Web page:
New lung cancer drug should help patients live longer
Stacy M. Brown | 11/24/2017, 6 a.m.
In Maryland, 60.3 people per 100,000 are diagnosed with lung cancer and that number increases in Baltimore City to 79.5 per 100,000, according to health experts. Those figures are just for white residents.
“Unfortunately, when it comes to African-Americans, it’s higher,” said Dr. Kashif Ali of the Maryland Oncology Hematology and local expert in Immuno-Oncology.
Approximately 67.6 African-American residents per 100,000 are diagnosed with lung cancer, Dr. Ali said, quoting statistics. That number rises to 81.5 per 100,000 in Baltimore City.
“Genetics is part of it and so is the socio-economic status,” Ali said. “The lack of education in certain communities contributes to it as well. But, over the past couple of years the general incidence have dropped because of education and getting people more educated about the risk of smoking, the benefits of cancer screenings, going to the doctor and catching things early.”
Still, health experts need to do more in communities of color to educate them about the risks of lung cancer, Ali said.
Now, health officials have cited new developments in Immuno-Oncology, an innovative area of research that seeks to help the body's own immune system fight cancer that offers hope to patients diagnosed with lung cancer.
Recent information presented by researchers has revealed that patients with lung cancer who are treated with the drug, Opdivo, a type of medicine that uses Immuno-Oncology to help the body fight cancer are now living for three years after diagnosis.
Bristol-Myers Squibb Company announced the three-year overall survival data from two pivotal randomized studies called CheckMate -017 and CheckMate -057.
Those studies evaluated Opdivo versus the chemotherapy drug, docetaxel in patients with previously treated metastatic non-small cell lung cancer— the most common type of lung cancer.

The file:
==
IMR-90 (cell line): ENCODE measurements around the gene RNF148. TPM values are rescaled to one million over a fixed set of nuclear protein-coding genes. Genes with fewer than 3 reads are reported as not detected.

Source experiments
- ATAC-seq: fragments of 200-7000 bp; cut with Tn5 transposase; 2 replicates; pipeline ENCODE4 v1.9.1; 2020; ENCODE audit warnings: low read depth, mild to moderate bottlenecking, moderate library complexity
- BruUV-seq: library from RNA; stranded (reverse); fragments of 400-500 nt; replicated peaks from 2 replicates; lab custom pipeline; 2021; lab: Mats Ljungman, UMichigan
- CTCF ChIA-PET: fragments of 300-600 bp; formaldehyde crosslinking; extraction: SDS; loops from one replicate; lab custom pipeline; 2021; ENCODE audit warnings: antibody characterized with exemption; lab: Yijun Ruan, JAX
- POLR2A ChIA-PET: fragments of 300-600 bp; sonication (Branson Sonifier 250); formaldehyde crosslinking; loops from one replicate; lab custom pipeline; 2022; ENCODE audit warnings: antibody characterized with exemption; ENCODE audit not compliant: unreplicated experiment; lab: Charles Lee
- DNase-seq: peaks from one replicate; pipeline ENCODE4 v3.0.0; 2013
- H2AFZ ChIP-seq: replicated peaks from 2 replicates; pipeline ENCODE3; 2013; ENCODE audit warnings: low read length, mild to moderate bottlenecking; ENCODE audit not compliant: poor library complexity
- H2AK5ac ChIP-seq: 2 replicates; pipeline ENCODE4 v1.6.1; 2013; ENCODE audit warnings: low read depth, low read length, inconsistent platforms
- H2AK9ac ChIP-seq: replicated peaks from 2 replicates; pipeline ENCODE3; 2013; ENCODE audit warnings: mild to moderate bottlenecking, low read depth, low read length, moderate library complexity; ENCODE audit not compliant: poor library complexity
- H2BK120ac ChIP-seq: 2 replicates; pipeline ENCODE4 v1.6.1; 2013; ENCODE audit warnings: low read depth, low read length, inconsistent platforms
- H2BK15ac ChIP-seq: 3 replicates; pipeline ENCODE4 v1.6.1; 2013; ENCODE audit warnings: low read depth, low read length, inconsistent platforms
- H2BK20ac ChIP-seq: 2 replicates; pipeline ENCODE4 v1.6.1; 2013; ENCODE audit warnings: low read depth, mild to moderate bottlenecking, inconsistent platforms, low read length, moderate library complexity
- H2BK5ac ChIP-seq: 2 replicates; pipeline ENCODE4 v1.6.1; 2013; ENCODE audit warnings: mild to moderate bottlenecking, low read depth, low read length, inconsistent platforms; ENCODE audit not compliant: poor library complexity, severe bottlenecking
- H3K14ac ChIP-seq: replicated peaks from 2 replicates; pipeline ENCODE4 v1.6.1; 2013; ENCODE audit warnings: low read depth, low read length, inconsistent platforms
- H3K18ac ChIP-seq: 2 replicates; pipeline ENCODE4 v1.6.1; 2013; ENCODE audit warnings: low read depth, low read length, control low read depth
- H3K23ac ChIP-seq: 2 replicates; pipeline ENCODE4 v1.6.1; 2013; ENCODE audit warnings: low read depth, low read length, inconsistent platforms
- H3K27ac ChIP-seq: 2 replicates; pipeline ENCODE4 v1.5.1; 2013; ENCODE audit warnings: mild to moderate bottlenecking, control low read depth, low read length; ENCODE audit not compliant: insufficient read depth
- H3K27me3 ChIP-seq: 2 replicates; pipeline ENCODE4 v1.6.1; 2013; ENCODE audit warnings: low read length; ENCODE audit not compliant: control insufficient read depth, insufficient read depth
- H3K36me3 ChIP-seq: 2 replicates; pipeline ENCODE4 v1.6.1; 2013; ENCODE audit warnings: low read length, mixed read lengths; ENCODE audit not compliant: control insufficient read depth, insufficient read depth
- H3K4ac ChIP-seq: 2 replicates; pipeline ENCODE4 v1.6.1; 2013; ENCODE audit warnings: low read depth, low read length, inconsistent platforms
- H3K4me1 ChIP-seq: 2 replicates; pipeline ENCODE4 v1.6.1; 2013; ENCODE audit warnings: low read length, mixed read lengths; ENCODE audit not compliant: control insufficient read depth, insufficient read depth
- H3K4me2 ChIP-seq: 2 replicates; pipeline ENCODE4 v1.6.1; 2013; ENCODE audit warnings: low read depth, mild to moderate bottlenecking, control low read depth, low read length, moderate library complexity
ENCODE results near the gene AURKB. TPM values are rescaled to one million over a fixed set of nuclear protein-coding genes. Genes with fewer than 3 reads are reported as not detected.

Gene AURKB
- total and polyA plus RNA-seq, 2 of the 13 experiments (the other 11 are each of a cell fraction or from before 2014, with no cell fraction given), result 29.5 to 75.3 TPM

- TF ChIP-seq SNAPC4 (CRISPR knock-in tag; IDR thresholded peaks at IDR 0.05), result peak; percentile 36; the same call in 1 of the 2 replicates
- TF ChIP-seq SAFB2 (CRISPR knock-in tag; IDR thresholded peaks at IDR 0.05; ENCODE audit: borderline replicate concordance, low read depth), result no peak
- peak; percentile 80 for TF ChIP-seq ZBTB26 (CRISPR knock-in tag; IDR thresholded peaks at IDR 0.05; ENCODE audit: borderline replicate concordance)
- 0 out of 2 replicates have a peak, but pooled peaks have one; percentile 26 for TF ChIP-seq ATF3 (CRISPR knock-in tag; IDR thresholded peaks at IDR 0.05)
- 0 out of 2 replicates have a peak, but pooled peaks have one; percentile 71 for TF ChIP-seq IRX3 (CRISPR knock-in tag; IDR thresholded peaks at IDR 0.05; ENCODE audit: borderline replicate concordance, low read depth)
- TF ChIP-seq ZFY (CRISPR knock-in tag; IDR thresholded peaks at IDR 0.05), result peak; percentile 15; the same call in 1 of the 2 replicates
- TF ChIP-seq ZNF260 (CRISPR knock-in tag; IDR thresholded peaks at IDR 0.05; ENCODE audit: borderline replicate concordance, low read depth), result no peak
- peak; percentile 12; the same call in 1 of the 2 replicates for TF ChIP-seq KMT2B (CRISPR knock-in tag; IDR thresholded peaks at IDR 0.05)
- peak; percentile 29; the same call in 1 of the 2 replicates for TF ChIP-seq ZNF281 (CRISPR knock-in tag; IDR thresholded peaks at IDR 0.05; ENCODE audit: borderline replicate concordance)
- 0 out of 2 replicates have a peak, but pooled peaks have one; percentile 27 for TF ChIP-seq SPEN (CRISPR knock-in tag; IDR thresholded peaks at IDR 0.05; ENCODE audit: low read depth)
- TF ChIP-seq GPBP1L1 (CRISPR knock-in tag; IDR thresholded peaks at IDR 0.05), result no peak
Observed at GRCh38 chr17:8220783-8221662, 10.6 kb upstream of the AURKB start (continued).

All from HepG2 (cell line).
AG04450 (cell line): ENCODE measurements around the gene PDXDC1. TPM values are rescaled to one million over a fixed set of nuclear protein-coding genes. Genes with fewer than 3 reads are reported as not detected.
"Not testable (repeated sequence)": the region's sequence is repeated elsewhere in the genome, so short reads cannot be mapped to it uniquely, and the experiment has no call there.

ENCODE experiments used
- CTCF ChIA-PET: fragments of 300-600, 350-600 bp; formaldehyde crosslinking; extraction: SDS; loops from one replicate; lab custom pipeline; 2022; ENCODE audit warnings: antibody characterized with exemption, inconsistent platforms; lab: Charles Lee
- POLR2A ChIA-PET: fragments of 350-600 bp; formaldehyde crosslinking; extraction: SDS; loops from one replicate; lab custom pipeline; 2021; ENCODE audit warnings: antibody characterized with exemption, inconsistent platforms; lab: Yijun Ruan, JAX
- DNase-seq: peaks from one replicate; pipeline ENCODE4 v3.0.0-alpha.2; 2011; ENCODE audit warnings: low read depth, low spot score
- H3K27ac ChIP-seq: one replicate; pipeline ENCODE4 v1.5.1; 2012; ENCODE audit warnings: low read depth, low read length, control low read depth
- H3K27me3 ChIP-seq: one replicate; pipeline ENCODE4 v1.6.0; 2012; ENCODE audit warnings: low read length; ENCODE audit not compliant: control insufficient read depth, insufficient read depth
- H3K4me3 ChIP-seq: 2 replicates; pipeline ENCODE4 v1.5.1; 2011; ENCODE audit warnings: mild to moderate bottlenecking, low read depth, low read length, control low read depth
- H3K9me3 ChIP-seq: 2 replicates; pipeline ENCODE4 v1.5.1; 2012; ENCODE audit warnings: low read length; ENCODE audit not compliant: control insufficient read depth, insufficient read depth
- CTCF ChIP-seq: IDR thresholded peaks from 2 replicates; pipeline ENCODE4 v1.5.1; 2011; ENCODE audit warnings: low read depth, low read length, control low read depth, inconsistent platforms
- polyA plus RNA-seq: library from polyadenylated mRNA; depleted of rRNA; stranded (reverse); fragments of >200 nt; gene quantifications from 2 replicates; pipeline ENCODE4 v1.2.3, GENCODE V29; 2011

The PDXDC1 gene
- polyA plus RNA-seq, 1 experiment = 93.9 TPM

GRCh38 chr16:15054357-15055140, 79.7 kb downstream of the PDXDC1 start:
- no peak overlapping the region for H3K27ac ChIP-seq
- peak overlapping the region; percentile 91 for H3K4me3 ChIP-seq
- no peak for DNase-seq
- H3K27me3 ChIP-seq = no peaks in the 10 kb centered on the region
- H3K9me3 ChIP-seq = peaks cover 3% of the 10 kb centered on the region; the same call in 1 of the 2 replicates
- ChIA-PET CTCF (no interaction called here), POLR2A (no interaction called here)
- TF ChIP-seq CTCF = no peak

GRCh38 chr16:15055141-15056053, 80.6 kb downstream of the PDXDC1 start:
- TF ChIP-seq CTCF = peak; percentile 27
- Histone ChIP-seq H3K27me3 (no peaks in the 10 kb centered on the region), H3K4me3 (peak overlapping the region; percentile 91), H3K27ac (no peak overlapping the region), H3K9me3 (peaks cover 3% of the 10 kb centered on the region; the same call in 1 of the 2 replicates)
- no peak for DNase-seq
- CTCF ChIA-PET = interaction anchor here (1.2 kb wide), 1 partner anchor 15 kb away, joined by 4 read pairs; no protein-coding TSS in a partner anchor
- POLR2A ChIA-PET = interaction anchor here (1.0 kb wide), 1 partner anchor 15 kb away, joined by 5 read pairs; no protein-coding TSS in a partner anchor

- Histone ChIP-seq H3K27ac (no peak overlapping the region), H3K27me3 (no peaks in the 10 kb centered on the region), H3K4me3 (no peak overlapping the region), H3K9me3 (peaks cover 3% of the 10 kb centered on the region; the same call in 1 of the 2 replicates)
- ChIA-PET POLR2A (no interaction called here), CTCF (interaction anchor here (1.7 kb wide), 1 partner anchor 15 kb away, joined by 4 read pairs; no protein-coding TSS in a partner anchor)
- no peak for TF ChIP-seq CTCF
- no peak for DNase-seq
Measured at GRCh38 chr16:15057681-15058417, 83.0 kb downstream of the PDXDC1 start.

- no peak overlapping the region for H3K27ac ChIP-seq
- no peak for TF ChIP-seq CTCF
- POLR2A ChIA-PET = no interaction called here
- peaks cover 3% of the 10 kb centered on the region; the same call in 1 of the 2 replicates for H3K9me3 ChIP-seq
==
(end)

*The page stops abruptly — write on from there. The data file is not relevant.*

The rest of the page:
In CheckMate -017, 16 percent of patients treated with Opdivo were alive at three years versus the six percent treated with docetaxel. In CheckMate -057, 18 percent of patients treated with Opdivo were alive at three years versus nine percent who took docetaxel.
“One of the things we learned over the past few years is that the immune system has the natural ability to fight cancer,” Dr. Ali said. “In general, our bodies develop cells that look like cancers on a daily basis and it’s the type of cell that’s called the T-cell that fights it off.”
In order to avoid being attacked by the immune system, healthy cells are disguised with molecules that turn T-Cells off whenever they come near. As normal cells transition into a cancerous state, some pick up the ability to coat themselves in these so-called checkpoint molecules, allowing them to put the brakes on even a robust immune system attack, according to one published report.
“If we can activate that ability of immune system to fight off cancers we can do it a lot better and with less side effects compared to other treatments we’ve had in the past which were mostly focused on chemotherapy,” Dr. Ali said. “There are a few drugs that have come out, Opdivo being the one mentioned in the studies and the way this drug works is the way some of the immune therapy drugs work and what happens is that the cancer cells growing in your body become very smart and they figure out a way to trick the immune system by making a block so when the T-cells come and attack they become inactivated.”
The blocks then prevent the immune system from killing off the cancer cells. Opdivo removes that block from cancer cells preventing T-cells from becoming inactivated, according to Dr. Ali.
“The nice thing about this drug is that it’s actually using your own immune system to fight this cancer instead of introducing toxins like chemotherapy which generally leads to a lot more side effects,” he said.